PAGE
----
While in New Zealand in the past, and on this current trip, there is a very large movement towards keeping Farmers Markets authentic. That simply means only products sold by the producers themselves, or the growers, the ranchers, the fishers, and the brewers only selling what they grow, raise, catch, or brew. Some markets allow reselling of almost anything, and others are pure farmers markets.
I have been reading in trade journals about maybe an over abundance of farm markets, with farmers having to go to more markets and yet making less in sales. Is reverting back to a pure market the answer?
I, being a grower with my own farm market and only selling what I produce, lean towards the pure side.
What are some other views?
P.S. We are having a blast down here attending farm markets with so much to choose from. And testing the wines and rivers teaming with fish.
The point of farmers markets is for consumers to support their regional farms and gain knowledge about agriculture. Farmers need time to be on their farms. Vendors need to be accountable to what they promote and sell. If resellers are needed for variety of products, to keep the market fresh and competetive to draw customers in to keep shopping, the best thing market managers can do to stay true to a markets mission is with vendor signage that indicates the "farm" they support to develop their value-added product. This provides customers with a cross check method so they stay true to supporting who they want for an authentic market experience. Without doing this traceback, for food safety and to tell an ag story about ones product, customers are being deceived and "farmers" markets are at risk.
Producer only markets. In my area of Wisconsin almost EVERY small town market is producer only. There are some crafts, but the requirement is that they be made of local materials. This usually means wool items from sheep farmers, etc.
There is a downside to this though. The local Hmong groups do NOT follow the producer only model. They routinely sell to each other to make sure NONE of them run out of any product. I very mich dispise this. They will also send out scouts around the market to find out what everyone is charging. They then lower their price to be cheaper than everyone else at the market. This has led to people not listing their prices which requires customers to ask. This is ok for established vendors, but really stifles new comers.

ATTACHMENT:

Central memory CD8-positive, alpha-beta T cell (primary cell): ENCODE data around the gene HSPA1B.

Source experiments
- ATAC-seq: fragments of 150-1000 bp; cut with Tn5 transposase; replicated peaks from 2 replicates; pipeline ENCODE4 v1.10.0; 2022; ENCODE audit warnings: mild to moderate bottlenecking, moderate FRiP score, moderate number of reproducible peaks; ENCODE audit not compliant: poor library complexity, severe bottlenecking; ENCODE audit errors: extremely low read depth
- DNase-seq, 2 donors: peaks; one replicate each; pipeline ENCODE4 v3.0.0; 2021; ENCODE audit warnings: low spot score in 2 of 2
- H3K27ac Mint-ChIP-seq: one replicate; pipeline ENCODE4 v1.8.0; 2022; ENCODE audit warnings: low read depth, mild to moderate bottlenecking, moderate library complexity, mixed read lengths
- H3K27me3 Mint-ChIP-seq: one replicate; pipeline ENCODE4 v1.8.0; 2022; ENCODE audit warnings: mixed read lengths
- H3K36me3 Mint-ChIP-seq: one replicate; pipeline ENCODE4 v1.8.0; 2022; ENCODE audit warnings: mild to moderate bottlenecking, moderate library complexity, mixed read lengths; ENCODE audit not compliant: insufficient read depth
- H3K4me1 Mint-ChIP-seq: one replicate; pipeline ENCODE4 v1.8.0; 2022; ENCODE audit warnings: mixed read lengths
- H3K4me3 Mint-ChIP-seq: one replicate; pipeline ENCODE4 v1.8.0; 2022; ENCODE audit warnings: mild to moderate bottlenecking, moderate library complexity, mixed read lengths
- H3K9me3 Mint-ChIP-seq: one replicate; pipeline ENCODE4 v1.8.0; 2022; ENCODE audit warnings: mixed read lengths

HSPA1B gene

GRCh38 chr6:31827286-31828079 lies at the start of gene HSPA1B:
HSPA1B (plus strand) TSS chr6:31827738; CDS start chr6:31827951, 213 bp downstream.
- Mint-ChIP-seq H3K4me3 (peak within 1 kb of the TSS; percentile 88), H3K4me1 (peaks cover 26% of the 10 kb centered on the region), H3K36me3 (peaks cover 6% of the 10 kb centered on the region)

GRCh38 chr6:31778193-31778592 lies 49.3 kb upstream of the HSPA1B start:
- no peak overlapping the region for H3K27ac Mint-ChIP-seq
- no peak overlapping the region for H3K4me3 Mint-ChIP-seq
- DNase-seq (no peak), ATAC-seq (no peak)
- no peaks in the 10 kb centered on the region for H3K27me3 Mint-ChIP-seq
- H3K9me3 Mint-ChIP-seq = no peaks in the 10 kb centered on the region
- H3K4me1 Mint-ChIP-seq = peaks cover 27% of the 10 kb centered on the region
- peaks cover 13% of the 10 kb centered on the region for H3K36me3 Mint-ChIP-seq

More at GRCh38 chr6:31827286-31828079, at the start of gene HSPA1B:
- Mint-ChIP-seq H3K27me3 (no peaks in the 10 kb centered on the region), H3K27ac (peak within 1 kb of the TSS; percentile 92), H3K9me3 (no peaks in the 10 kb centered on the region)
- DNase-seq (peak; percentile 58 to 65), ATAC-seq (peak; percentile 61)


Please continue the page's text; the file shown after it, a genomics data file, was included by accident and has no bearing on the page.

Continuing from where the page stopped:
In the end I really think producer only markets are the way to go. If reselling is allowed then it is no different from a supermarket/grocery store. I have also found that the markets allow non-producers/arts and crafts are less profitable to the point of not being worth attending.
I think the key factor for many areas isn't the mix of vendors, but the number of markets. In my area, there are too many markets. It seems like every town has one, which would be great if everyone went to a farmers market, but most people don't. So rather than 5 markets doing well, 1 or 2 might do well and the rest don't really have enough customer traffic to justify continuing to be a vendor.
Have been selling at urban farmers markets for over 35 years-its the only way we sell our produce. We have found that when the farmers market has crafts and "events", the crowd does not buy much produce. Is a farmers market for entertainment or to purchase food? It's impossible for people to buy produce when they have a cup of coffee in one hand and a doughnut in the other. When I have done a foot count vs. white bag count, I have found that the purchases are reduced when there are crafts and greatly reduced when there are events. Producer only- what a laugh- at least in whatever market the Southeast Asians ( Hmong) are selling at. Managers prefer to look the other way as their main interest is bringing in money for the owners of the market...FILL EVERY SPACE is their motto. Support local agriculture...NOPE. I wish the University would get these Hmong to do some seminars on how to get 22 bushes of green beans from a 10 foot row! AND how to get all that lovely produce in May! United States farmers are way behind the third world immigrants. Yes, we NEED authenic urban farmers markets. Authentic farmers are the only ones who can educate the American public about where they food comes from-crafters, wholesalers, resellers, musicians-cannot. OK, I'll get off my soap box.
Producer only is what these markets should be. If a vendor runs out of a product, they should refer the customer to a producer that has what they need. The act of buying, then reselling removes them as a producer. If they wish to conduct business in this fashion, they need to set up at a flea market. I'm looking to open a farmer's market, and it will be producers only. There is a large enough share for all to make a living, but farmers(producers) need to support each other and protect the share that they have put their lives into. Honesty is what we base our lives and business on. If the market managers don't support transparity and enforce the market rules, perhaps a true farmers market should open next door. If true producers start to not show up at their market, they will notice the drop in monies collected. If not then , they will when a compeating market opens. Don't lower your standards to meet theirs, make them raise theirs to meet yours. Say something at your market and hold them accountable. If producers do this in-mass, they will listen.